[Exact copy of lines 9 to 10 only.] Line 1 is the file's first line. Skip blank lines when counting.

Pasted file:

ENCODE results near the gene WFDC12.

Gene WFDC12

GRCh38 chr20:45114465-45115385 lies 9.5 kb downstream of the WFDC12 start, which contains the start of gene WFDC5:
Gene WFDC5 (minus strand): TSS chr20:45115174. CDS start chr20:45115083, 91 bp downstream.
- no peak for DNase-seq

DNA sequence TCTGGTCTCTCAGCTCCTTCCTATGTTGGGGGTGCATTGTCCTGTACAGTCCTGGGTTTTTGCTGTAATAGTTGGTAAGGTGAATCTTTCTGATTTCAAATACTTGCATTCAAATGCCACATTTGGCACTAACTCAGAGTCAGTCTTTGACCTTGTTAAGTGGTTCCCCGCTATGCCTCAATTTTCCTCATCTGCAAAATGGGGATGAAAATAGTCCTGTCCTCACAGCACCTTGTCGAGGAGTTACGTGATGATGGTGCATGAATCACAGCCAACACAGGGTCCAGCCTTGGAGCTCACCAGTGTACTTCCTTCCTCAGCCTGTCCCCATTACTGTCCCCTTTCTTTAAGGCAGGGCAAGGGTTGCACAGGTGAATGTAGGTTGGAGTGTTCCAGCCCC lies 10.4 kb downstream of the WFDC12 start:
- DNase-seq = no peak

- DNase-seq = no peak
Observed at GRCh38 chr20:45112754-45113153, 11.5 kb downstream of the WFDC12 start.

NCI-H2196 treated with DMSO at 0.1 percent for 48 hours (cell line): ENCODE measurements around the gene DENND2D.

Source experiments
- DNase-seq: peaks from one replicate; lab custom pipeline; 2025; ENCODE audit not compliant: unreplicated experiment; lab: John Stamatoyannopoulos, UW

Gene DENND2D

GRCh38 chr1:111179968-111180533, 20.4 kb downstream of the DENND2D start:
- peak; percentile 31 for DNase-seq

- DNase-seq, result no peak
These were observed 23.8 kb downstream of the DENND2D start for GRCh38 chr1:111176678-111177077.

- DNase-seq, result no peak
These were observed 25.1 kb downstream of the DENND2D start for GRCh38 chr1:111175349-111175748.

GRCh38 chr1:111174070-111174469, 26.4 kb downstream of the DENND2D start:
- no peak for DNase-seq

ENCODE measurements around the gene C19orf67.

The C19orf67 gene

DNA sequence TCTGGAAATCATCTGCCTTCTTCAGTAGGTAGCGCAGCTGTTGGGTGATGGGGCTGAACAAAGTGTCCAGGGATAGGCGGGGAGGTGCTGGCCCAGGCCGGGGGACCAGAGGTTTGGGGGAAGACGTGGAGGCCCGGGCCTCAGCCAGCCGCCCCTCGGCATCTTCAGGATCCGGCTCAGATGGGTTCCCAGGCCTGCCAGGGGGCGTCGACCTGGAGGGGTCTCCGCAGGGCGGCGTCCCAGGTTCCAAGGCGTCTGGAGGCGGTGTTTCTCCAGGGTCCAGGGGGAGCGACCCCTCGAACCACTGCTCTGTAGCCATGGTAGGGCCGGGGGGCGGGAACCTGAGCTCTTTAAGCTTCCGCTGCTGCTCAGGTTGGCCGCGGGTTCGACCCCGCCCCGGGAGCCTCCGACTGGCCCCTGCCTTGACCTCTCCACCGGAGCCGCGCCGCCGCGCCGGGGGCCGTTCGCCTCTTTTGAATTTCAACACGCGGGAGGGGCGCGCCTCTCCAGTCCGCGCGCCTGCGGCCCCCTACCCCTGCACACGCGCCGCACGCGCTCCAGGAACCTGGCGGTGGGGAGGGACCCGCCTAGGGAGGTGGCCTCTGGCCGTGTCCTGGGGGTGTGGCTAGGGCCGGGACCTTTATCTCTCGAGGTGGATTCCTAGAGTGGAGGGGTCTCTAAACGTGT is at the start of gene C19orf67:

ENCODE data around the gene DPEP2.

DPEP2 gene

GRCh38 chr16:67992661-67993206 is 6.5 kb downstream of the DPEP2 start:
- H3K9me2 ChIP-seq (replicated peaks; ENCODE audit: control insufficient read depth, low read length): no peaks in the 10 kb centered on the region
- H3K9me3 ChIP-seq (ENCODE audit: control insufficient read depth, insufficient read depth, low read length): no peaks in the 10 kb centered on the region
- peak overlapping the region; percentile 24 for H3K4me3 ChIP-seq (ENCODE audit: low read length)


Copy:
Observed at GRCh38 chr20:45112754-45113153, 11.5 kb downstream of the WFDC12 start.

NCI-H2196 treated with DMSO at 0.1 percent for 48 hours (cell line): ENCODE measurements around the gene DENND2D.